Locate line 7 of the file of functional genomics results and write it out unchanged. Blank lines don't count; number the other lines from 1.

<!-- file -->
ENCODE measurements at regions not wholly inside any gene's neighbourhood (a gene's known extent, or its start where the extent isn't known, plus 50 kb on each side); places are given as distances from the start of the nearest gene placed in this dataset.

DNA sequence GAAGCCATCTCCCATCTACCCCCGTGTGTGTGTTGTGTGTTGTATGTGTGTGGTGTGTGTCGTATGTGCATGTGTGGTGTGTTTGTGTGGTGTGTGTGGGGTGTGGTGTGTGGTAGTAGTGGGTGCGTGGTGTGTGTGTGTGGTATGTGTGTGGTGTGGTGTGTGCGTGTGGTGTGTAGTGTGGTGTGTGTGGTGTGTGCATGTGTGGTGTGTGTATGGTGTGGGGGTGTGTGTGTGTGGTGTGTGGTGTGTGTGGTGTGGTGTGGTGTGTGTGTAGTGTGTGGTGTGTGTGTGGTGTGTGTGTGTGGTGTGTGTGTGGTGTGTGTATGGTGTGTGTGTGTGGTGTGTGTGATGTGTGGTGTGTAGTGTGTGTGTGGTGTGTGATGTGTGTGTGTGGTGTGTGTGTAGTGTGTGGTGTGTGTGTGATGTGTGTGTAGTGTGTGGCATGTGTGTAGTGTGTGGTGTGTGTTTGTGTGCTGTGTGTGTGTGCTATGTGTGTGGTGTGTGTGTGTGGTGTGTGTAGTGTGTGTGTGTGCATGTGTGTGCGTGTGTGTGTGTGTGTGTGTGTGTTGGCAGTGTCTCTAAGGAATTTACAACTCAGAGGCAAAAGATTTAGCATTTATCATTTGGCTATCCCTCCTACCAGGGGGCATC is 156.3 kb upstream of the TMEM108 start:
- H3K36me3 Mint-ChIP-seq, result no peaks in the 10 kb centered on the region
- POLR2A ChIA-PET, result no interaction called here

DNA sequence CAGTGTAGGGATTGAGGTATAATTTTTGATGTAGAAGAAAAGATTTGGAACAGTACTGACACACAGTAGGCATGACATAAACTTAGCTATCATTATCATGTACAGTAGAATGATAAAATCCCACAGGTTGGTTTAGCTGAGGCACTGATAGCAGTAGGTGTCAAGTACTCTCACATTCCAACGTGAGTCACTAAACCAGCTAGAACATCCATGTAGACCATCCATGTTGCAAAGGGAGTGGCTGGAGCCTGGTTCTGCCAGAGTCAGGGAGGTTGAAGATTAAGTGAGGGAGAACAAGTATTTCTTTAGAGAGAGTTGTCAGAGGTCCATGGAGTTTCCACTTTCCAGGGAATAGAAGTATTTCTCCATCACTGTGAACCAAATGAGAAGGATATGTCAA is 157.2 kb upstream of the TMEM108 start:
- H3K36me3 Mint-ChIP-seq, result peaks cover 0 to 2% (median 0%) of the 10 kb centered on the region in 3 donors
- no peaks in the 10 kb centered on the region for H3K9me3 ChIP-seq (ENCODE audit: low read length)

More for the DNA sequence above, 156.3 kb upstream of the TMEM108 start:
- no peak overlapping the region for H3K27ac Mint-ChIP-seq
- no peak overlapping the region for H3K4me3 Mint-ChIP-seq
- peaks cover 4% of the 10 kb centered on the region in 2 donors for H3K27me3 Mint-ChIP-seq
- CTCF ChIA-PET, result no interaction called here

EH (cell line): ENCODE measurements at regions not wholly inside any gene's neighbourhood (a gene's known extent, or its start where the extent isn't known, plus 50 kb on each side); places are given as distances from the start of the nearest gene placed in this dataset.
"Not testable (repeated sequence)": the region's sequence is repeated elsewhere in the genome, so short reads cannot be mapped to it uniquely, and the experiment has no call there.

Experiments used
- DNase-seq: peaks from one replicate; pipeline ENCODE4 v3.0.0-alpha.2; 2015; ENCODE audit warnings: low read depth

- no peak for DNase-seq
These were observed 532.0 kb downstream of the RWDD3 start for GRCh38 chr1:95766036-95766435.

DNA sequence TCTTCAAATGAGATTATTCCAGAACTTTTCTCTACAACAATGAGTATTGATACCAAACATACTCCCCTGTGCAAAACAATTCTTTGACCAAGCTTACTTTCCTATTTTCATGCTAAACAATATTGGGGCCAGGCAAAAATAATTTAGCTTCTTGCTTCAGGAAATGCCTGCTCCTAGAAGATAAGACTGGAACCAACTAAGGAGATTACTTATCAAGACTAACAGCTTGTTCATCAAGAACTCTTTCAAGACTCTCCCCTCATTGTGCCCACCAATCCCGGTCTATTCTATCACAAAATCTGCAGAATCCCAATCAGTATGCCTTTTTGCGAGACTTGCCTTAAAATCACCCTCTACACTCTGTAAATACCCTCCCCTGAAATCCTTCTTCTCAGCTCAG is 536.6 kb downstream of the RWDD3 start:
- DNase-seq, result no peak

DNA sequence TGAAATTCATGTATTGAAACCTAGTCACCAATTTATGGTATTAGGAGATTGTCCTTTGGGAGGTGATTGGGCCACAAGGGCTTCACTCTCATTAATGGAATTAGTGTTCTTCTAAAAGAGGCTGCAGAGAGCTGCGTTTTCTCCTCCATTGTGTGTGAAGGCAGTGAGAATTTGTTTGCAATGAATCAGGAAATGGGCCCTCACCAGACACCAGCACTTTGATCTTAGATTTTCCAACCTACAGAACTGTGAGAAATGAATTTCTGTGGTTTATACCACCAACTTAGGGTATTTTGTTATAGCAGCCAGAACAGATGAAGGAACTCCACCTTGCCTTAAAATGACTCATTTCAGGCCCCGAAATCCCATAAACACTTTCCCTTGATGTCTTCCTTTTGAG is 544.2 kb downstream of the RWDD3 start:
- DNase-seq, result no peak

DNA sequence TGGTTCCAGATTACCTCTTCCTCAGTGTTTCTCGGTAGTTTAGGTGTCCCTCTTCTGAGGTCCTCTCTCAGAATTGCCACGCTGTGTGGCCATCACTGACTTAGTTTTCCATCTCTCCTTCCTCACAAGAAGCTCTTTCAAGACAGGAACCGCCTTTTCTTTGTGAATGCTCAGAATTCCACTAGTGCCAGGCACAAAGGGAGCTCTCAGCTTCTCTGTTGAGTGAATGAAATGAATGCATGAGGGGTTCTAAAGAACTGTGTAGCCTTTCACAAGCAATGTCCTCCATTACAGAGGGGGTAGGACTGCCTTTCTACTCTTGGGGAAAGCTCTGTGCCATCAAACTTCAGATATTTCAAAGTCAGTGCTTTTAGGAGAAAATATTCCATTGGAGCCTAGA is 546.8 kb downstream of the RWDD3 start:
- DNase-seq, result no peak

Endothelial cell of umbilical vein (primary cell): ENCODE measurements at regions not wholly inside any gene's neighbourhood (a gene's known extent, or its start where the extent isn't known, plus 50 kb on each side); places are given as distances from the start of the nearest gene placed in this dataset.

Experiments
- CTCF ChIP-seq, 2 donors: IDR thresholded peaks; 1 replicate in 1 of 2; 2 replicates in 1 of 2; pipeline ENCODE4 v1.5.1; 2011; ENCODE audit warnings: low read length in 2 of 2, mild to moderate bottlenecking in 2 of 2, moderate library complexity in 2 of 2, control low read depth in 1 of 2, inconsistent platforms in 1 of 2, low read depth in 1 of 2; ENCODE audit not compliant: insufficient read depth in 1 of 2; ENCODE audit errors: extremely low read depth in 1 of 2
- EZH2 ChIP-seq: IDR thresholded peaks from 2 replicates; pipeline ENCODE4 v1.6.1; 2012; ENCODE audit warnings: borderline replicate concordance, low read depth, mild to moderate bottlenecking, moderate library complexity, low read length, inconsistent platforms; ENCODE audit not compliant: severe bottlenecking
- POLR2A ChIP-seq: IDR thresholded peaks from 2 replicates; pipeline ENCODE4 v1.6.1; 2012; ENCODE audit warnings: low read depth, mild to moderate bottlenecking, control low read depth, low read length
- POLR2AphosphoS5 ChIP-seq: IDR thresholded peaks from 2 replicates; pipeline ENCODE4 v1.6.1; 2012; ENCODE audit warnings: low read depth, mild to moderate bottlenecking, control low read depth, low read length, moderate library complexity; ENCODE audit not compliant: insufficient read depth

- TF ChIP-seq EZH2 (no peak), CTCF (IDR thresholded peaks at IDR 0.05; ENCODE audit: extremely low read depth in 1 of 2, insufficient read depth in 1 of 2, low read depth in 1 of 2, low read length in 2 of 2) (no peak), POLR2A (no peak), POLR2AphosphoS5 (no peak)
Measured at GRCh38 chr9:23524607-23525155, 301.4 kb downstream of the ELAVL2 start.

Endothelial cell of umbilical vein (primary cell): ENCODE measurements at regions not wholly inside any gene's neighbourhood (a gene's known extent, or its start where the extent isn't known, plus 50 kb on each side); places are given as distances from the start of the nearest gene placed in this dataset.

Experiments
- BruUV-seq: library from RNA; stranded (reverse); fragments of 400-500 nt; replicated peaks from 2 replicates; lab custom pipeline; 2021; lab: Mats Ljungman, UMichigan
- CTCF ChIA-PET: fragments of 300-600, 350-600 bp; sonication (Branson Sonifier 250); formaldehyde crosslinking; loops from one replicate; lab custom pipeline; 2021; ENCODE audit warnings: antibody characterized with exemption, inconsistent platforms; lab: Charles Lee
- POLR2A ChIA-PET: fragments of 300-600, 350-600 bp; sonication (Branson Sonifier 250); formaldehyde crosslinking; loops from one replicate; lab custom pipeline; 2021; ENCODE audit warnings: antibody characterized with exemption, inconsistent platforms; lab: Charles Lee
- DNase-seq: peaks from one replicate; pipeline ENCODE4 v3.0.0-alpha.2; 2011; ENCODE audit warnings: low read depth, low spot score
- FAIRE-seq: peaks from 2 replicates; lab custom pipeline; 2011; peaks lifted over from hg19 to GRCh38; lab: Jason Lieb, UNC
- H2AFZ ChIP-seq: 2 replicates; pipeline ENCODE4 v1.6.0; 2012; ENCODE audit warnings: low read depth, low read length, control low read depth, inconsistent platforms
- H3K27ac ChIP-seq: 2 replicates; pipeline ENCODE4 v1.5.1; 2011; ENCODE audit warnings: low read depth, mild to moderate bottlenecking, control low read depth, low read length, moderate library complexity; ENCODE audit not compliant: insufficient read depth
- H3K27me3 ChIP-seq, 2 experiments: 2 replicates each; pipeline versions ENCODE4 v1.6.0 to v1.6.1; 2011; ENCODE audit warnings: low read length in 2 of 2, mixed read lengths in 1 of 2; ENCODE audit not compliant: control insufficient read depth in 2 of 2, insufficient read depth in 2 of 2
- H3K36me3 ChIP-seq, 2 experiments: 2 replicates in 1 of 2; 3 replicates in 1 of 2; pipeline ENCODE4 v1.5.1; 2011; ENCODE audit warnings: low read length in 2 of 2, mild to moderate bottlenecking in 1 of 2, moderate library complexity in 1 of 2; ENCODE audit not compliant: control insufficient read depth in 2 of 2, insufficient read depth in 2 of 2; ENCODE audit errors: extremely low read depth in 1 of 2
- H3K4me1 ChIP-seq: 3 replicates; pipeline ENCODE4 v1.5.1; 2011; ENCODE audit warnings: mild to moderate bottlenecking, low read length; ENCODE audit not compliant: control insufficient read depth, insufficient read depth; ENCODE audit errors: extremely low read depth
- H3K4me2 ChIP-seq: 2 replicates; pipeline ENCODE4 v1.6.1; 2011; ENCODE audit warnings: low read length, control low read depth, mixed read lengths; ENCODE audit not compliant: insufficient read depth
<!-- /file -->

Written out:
- no peaks in the 10 kb centered on the region for H3K9me3 ChIP-seq (ENCODE audit: low read length)